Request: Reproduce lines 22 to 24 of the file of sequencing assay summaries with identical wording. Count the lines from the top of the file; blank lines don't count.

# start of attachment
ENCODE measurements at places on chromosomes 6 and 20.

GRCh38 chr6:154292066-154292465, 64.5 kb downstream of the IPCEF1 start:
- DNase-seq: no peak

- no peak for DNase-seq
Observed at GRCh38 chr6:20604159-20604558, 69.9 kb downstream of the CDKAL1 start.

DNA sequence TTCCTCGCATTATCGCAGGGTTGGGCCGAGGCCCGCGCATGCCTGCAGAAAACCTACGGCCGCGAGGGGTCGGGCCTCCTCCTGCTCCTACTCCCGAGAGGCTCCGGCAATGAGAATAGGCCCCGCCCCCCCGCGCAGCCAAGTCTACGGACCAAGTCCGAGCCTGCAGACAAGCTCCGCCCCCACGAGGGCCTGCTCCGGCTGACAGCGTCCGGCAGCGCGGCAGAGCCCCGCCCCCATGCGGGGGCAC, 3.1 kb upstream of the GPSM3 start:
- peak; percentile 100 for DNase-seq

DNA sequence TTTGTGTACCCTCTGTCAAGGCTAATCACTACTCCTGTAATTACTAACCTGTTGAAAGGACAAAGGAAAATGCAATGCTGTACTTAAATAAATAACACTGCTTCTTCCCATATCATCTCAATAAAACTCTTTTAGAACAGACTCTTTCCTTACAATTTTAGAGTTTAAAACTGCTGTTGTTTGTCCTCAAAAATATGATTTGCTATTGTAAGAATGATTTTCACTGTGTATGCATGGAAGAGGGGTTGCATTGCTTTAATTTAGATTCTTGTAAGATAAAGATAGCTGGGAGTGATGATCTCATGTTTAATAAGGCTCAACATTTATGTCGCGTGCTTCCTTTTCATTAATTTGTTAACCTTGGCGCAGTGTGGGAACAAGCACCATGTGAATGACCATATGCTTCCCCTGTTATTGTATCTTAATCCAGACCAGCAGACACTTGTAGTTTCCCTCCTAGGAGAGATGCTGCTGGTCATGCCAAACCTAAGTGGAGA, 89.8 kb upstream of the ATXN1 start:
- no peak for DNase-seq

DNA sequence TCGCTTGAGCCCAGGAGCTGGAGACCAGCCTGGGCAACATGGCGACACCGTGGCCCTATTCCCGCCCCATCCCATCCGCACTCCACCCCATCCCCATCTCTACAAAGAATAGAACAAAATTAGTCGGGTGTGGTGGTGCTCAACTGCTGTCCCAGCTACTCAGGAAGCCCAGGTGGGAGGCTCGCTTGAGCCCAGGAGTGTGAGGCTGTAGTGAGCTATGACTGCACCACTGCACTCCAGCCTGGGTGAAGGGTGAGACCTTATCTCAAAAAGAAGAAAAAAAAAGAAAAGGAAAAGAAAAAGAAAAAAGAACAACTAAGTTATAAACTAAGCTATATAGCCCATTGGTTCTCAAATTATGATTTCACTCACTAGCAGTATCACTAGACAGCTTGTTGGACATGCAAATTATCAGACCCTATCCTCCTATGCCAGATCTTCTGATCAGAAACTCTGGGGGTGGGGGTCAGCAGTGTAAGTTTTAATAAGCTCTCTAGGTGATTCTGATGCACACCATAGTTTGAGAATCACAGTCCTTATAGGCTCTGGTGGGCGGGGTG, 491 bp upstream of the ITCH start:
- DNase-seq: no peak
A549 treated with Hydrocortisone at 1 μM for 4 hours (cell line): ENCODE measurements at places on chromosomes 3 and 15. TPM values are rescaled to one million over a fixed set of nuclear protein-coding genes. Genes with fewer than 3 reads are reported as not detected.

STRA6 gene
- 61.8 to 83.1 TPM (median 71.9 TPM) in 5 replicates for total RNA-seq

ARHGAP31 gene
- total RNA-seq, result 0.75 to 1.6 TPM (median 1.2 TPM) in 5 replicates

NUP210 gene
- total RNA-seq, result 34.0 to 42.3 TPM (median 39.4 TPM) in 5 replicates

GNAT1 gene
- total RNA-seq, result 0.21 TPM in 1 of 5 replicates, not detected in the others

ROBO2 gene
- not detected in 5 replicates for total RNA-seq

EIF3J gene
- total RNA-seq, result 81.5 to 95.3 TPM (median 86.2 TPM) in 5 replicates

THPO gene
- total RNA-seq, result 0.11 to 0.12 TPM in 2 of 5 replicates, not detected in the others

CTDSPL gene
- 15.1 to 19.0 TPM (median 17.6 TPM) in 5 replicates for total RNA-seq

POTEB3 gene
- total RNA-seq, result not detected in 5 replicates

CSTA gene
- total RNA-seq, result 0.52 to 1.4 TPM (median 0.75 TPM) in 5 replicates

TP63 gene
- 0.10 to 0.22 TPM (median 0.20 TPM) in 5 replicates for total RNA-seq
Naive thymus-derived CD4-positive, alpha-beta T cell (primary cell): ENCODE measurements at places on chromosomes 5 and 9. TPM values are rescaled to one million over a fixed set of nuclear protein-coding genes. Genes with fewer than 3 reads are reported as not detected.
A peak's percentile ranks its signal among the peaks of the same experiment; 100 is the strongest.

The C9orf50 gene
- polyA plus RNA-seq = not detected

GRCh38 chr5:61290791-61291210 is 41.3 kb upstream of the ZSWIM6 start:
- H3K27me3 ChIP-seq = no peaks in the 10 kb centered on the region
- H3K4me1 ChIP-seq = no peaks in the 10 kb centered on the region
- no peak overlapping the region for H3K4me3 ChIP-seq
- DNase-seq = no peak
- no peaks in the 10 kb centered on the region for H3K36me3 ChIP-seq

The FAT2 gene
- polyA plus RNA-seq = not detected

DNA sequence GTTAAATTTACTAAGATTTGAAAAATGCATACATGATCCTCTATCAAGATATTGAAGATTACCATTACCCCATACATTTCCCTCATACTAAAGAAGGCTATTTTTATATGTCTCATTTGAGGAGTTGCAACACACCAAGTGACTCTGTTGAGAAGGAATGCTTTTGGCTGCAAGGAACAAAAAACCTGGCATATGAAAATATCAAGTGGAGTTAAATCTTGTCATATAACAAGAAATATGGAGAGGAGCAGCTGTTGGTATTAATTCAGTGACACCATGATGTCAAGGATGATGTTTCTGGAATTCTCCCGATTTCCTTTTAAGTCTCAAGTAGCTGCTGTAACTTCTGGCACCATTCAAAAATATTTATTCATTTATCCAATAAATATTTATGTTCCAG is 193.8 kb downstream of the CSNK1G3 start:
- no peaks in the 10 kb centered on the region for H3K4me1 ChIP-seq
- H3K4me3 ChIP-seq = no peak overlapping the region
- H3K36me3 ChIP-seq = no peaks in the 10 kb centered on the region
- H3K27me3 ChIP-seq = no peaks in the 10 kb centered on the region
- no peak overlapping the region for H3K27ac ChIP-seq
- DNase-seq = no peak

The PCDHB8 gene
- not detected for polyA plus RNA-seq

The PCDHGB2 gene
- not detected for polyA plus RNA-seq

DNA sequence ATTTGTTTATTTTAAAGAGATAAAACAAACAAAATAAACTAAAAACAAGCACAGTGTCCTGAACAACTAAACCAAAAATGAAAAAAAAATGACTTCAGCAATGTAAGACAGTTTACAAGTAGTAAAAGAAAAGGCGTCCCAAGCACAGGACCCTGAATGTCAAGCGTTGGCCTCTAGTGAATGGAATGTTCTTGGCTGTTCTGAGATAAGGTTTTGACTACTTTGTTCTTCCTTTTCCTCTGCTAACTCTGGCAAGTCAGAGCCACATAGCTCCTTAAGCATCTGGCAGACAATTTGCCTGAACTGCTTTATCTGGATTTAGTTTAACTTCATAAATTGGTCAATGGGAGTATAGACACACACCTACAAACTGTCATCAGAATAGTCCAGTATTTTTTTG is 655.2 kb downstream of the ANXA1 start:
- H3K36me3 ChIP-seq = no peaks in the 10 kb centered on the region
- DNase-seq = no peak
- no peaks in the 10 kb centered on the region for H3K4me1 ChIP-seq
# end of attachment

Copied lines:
- not detected in 5 replicates for total RNA-seq

EIF3J gene
- total RNA-seq, result 81.5 to 95.3 TPM (median 86.2 TPM) in 5 replicates